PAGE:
The thing I noted about the whole ‘Duterte rape joke’ episode captured in the now-viral video is not the offensive joke per se but the way the audience hooted in unison as Duterte delivered the punchline. This, plus the fact that the video had sustained its remarkable obscurity for this long points to a disturbing aspect of Filipino society. As Get Real Post writer Grimwald pointed out earlier, rape jokes and other objectionable types of humour are regarded as normal in Philippine society.Filipinos, for that matter, harbour a baffling regard for foreigners — particularly foreigners of European descent. On one hand, white foreigners are afforded a disproportionate amount of deference — even reverence — in Philippine society. On the other hand, this bizarre biblical regard for foreigners also makes them a source of perverse fascination — curiosities to be poked and prodded, fed one kind of Filipino delicacy or another, and then observed. This is the reason why there is an inordinate amount of attention paid by Filipinos to videos and articles written by European tourists about their experiences in the Philippines. Watching European foreigners navigate the Philippine setting is a popular form of entertainment in the Philippines.
The dark side to this otherwise quaint way Filipinos relate with their co-species from the other side of the planet is that the level or even nature of empathy extended to them is not the same. This, perhaps, explains why Duterte’s audience in that now-infamous video laughed with him rather than express the profound revulsion expected of a truly empathetic people.
Filipinos, quite simply, do not see European foreigners as human beings. They are, in most Filipinos’ eyes, aliens to gawk, ogle, and objectify. Most foreign women who have visited or lived in the Philippines will have come out of the experience brimming with tales of incessant day-to-day harassment copped from the locals. Foreign men, for their part, will likely recount the all-too-familiar “Human ATM Machine” treatment they get — whether from their own Filipino spouses or girlfriends or the entire barrio of hangers-ons that descend upon them when they first set foot in the islands.
One thing we can credit Duterte for is that he has brought that disturbing reality about the character of Filipinos to the fore. As expected, the who’s-who of the Philippines’ “civil society” and their cadre of social media mavens are busy tweeting and re-tweeting various factoids and two-cent opinions about the latest Duterte PR fiasco. The question is, is this outrage reflected in the timelines of the Starbucks classes representative of the broader swathe of Filipinos who will be trooping to the polling booths this May? In essence, the important question to ask here is…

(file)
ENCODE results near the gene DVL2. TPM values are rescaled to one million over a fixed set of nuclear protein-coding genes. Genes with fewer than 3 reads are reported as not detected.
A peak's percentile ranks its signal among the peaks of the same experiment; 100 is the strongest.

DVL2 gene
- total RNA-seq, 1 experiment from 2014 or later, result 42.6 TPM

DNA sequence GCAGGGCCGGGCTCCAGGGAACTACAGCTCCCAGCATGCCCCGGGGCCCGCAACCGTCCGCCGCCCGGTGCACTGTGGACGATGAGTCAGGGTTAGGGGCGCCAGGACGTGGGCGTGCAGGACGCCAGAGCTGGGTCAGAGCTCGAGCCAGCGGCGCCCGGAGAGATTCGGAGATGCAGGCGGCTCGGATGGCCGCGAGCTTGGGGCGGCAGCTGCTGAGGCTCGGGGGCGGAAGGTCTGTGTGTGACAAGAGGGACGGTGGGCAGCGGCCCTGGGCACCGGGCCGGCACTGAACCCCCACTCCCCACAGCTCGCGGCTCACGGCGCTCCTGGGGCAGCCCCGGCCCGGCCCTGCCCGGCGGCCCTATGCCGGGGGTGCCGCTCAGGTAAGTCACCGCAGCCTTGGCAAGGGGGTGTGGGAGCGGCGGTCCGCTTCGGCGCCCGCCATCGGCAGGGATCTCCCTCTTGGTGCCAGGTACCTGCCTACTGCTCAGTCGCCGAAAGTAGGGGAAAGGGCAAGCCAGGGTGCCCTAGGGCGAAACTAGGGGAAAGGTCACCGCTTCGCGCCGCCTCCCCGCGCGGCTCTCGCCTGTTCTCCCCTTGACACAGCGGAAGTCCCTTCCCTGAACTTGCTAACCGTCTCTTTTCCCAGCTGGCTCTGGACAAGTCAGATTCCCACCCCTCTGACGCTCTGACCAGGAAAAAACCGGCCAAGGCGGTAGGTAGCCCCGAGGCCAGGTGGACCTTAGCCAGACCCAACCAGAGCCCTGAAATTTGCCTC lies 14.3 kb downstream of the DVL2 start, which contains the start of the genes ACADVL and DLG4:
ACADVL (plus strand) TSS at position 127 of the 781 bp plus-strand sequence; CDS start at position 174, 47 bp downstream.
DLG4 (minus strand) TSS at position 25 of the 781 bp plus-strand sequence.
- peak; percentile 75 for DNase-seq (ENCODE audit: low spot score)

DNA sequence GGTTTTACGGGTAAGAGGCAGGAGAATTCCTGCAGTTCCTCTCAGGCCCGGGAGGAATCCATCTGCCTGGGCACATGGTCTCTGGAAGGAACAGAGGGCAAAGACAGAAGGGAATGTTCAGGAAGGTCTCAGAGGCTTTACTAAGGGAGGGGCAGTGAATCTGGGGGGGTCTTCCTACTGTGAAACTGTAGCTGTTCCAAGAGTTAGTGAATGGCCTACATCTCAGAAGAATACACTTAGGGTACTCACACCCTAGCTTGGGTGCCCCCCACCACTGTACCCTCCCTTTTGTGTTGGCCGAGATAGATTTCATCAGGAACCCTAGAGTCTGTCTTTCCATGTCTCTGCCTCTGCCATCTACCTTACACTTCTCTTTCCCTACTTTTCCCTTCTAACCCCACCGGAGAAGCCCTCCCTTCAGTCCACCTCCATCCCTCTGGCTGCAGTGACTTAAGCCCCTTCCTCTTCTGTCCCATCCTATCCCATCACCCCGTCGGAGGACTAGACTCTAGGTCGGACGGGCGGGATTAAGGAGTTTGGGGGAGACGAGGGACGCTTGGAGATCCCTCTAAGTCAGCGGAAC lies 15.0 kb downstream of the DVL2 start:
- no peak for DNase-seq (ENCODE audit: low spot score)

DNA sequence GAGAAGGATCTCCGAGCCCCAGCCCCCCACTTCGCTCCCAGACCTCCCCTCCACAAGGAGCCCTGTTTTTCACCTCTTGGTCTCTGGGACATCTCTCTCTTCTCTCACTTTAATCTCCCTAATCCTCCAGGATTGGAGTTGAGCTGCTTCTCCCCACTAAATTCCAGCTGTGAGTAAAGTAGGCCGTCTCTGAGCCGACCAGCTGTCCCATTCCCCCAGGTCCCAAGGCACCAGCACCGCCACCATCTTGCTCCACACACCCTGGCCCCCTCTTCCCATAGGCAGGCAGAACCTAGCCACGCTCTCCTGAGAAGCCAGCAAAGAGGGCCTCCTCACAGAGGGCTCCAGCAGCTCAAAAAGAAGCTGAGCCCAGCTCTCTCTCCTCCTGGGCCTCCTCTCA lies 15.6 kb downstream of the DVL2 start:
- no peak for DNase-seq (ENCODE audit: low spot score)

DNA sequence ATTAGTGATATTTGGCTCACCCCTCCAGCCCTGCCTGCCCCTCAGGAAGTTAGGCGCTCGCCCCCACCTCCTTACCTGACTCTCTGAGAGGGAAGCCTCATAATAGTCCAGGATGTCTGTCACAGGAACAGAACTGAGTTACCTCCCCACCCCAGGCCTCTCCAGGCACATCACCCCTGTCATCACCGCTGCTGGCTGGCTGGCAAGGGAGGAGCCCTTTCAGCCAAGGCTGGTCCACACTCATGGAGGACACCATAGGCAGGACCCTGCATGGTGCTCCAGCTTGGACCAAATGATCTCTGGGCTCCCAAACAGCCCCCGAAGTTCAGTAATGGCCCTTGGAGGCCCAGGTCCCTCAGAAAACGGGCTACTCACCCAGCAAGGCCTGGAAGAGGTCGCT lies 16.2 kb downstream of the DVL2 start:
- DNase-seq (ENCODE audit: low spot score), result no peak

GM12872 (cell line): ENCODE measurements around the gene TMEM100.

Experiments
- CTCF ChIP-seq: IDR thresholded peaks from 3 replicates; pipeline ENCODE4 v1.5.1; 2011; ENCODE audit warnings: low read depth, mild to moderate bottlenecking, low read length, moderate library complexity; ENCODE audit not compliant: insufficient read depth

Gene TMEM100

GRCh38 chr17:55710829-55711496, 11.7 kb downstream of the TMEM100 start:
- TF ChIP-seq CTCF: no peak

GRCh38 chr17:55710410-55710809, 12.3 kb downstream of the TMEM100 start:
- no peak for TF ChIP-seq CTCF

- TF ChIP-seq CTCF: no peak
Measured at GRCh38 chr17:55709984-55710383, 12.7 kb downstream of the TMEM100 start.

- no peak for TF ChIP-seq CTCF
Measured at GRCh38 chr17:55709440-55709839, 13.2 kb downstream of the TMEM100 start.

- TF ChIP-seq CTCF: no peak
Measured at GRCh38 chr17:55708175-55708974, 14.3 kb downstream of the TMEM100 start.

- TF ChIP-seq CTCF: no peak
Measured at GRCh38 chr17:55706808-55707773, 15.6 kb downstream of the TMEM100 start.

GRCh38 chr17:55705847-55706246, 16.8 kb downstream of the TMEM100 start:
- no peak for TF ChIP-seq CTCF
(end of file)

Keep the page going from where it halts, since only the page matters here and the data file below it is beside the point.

Do ordinary Filipinos share the profound outrage that the Philippines’ minority urbane A-B classes tap into their pricey iPads in between latte sips?
That remains to be seen. A certain Robin Haines Merrill, in a post published on his Facebook profile today, gave a human face to the Australyana referred to by Duterte. The woman who was the subject of Duterte’s standup comedy was, according to Merrill, Jaqueline Hamill who, at 36 years old, was killed while doing missionary work in Mindanao…
Jacqueline was raped and had her throat slit while ministering in the jails in southern Philippines in a 1989 hostage taking. Duerte was recorded this week saying in his political rally that while he ordered the killing of the hostage takers while he was mayor, he wished he could have raped her first, since she was so beautiful. Looking back on this photo, I realize ministering in jails as a woman is very risky and looks outright naive, like the “you got what was coming to you” mentality that is prevalent today.
Would Hamill, presented a bit more up-close-and-personal than the way Duterte presented her, move the legions of die-hard Duterte supporters who have sworn virulent allegiance to their idol? The cognitive leap we are awaiting is whether or not Filipinos are capable of going beyond seeing that woman as someone who was more than a body “wrapped in a plastic bag”, as Duterte described in his encounter with her.
This will be an interesting and measureable experiment on the quality of the Filipino character. Come May, there will be a quantitative outcome in this experiment that will determine whether or not Filipinos can truly be regarded as a civilised people.
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